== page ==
What is Vegan Leather?

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  1. I don’t really have much views on the environmental impact of clothing (the way I see it is that it would be great if all clothes were made from recycled plastic, that would definitely help the environment) but I personally see leather and suede the same as fur and have always tried to abstain from it the best I can. I remember when I was younger, I used to go round sniffing chairs before I sat on them to try and see if they were made from leather or not! I couldn’t even read the “process” here of what happens to make leather, the images it created in my mind was just so awful it broke my heart. I remember my mum years ago said that she didn’t want to go vegetarian when she was wearing leather because it felt like she was being a hypocrite although I am very glad that there are now more vegan leathers to choose from than they were years ago mind you, finding shoes for my father that are a wide/big enough size and vegan friendly today is still a challenge but wow, I had no idea there were so many different types of vegan leather!! Blimey and I am most grateful to you for your insights and knowledge about each type here too! Thank you.

  2. Your breakdown of the leather process is very presumptuous. No animal is specifically killed for its leather. It’s a by product of the meat industry. Animals are killed for meat, the skin is sold to various specialist to process it before it piles high or has to be discarded. Not to mention its completely biodegradable and safe for the planet. Until meat is heavily discouraged, there will be mountains of leather for the whole planet to use. I am a financial vegetarian. I won’t let my money finance unethical practices, a boycott is all the power we have to fight and win 100% of the time without getting arrested or shut down online. Answer me this? If a Vegan was selling their old leather products, could a vegan then buy them? There’s no support for the meat industry there, just community support.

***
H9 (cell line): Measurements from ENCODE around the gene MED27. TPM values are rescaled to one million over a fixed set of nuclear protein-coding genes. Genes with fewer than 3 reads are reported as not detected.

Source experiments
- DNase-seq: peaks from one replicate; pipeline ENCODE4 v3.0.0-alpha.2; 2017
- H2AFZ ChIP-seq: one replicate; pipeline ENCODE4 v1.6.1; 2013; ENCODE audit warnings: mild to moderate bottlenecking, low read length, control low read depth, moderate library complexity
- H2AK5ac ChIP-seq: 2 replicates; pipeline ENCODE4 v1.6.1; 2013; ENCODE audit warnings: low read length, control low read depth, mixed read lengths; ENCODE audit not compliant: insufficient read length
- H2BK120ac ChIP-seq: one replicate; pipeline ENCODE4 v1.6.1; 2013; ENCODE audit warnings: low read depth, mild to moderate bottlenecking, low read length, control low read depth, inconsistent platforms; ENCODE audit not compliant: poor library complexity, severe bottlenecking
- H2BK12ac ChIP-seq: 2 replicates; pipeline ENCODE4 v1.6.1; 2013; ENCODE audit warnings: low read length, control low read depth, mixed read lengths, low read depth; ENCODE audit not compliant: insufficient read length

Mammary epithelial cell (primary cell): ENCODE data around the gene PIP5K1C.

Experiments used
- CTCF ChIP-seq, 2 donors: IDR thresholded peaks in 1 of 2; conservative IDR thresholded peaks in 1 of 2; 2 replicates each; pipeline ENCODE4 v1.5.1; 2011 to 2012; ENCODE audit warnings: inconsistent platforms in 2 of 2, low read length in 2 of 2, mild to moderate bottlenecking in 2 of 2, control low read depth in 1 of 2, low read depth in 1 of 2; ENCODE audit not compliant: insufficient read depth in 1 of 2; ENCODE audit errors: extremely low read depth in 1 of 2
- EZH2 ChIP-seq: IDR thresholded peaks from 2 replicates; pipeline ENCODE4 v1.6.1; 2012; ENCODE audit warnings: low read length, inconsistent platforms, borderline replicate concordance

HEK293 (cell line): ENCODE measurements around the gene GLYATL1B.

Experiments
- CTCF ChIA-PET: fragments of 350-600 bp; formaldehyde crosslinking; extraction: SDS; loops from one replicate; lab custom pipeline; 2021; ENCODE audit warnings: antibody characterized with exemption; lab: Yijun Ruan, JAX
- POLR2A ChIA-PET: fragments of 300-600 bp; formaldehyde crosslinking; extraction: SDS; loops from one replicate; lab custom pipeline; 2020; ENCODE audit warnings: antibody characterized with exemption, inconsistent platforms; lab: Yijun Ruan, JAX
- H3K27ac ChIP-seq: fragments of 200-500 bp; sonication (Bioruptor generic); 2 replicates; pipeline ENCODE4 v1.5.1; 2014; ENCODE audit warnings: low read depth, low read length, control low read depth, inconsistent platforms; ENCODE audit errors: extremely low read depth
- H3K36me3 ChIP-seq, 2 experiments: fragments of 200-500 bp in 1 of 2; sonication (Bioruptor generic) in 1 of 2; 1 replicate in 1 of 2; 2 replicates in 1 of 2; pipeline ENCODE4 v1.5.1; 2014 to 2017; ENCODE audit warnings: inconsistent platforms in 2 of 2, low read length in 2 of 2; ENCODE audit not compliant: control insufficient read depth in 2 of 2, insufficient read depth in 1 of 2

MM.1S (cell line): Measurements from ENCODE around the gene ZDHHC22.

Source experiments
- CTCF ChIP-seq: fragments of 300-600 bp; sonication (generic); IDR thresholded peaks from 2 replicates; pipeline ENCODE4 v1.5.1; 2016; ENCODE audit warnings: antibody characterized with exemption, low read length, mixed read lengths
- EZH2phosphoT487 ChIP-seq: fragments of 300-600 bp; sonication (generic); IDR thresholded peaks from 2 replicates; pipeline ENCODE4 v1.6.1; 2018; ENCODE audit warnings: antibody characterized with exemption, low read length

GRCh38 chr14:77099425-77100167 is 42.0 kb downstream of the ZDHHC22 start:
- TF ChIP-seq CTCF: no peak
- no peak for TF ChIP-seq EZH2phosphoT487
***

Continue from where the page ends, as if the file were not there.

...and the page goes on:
1. I think he addressed this pretty clearly. If you kill an animal and you make money from both the meat and the skin, then supporting the leather industry increases the commercial viability of the meat industry. Also there are animals whether the leather is the primary reason they are killed, and the most valuable part of the carcass, including kangaroos, crocodiles, snakes, etc.

      You are right, a boycott is all the power we have, so boycotting leather products which reduces the demand for those animals killed for their skins, and also makes the meat industry less profitable seems like the ethical thing to do. Why wouldn’t you seek out these emerging plant based leather alternatives instead?

  3. As Karen said, about the automotive industry, I know that Mazda MX-30 has used cork as the center console material, MINI STRIP more extensive use of cork as the main material, and Volvo also use, I think cork material and cork leather will be a development direction of the automotive industry, because HZCork and Chinese and Japanese car companies respectively to discuss the design of cork in the car.

  4. We were looking at the Kia EV6 electric car as the steering wheel is vegan-leather, but we’ve seen that the same model has suede upholstery!

  5. Very helpful post, thank you.

    I’m a non-vegan who is trying nonetheless to integrate more vegan food and products into my life.

    As a consumer, the comfort/breathability/stretchiness of real leather has always been a selling point. Are you able to elaborate on which of the leather alternatives are breathable/stretchable in leather-like ways?

    I suppose if I was doing this as table (love tables), I’d list each leather and score it for fossil fuels inputs | longevity | comfort | stretchability.